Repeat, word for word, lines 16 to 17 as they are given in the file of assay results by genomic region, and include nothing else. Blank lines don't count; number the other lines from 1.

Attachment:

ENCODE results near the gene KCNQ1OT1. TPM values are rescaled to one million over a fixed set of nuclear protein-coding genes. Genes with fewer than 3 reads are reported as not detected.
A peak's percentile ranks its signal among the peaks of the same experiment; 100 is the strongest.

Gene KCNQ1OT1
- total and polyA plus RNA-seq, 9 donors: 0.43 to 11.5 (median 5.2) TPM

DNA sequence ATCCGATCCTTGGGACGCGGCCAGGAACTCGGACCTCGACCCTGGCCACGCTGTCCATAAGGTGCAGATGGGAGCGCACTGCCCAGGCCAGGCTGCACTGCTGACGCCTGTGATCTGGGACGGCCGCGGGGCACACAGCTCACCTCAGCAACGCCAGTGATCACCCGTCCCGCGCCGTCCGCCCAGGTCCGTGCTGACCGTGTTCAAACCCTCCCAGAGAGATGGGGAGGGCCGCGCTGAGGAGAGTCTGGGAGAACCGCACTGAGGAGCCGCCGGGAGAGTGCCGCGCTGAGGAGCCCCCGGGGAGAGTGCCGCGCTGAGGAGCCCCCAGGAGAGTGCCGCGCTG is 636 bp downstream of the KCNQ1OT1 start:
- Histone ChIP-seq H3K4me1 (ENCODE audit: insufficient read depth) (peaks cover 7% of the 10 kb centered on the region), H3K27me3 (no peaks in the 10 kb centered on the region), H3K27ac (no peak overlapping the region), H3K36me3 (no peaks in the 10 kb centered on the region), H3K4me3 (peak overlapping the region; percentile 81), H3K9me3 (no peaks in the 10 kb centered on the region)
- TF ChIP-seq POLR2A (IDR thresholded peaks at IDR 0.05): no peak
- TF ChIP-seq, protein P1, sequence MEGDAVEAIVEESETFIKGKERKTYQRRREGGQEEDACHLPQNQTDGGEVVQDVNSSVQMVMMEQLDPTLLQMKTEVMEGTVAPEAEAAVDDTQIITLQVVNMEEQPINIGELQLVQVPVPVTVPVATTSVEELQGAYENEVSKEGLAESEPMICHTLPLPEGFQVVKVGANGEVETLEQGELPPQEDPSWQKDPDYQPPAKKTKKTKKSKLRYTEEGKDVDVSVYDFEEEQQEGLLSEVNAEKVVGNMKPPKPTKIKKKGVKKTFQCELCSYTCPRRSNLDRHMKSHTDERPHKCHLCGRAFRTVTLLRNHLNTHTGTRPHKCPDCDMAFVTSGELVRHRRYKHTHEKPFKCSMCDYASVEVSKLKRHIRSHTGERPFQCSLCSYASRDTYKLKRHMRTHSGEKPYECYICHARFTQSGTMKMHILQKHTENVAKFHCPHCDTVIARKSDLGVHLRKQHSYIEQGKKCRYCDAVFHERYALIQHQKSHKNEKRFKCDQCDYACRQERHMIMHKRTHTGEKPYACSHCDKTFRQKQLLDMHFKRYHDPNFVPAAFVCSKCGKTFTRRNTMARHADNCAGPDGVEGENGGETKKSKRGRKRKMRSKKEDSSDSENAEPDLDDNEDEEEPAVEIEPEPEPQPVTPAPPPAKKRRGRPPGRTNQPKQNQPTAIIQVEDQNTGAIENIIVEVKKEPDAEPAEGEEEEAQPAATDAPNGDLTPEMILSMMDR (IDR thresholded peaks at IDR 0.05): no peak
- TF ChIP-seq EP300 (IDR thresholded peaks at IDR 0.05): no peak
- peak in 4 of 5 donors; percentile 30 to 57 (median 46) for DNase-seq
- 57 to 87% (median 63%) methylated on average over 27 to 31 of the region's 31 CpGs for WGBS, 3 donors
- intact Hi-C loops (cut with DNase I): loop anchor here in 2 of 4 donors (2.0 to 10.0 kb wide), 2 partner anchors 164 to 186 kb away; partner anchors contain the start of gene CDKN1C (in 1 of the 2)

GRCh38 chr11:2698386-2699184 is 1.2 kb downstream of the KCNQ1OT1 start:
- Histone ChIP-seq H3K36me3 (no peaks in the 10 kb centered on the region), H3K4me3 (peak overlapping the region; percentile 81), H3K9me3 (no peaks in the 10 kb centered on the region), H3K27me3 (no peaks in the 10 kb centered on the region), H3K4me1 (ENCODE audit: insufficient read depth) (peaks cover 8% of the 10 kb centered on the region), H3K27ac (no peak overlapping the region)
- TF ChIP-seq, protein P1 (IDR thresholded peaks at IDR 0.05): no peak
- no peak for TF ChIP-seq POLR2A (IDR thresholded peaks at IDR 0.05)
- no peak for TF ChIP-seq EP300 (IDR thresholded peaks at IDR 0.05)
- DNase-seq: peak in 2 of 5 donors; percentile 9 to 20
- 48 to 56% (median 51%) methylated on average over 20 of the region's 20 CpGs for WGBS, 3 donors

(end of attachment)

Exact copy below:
- no peak for TF ChIP-seq POLR2A (IDR thresholded peaks at IDR 0.05)
- no peak for TF ChIP-seq EP300 (IDR thresholded peaks at IDR 0.05)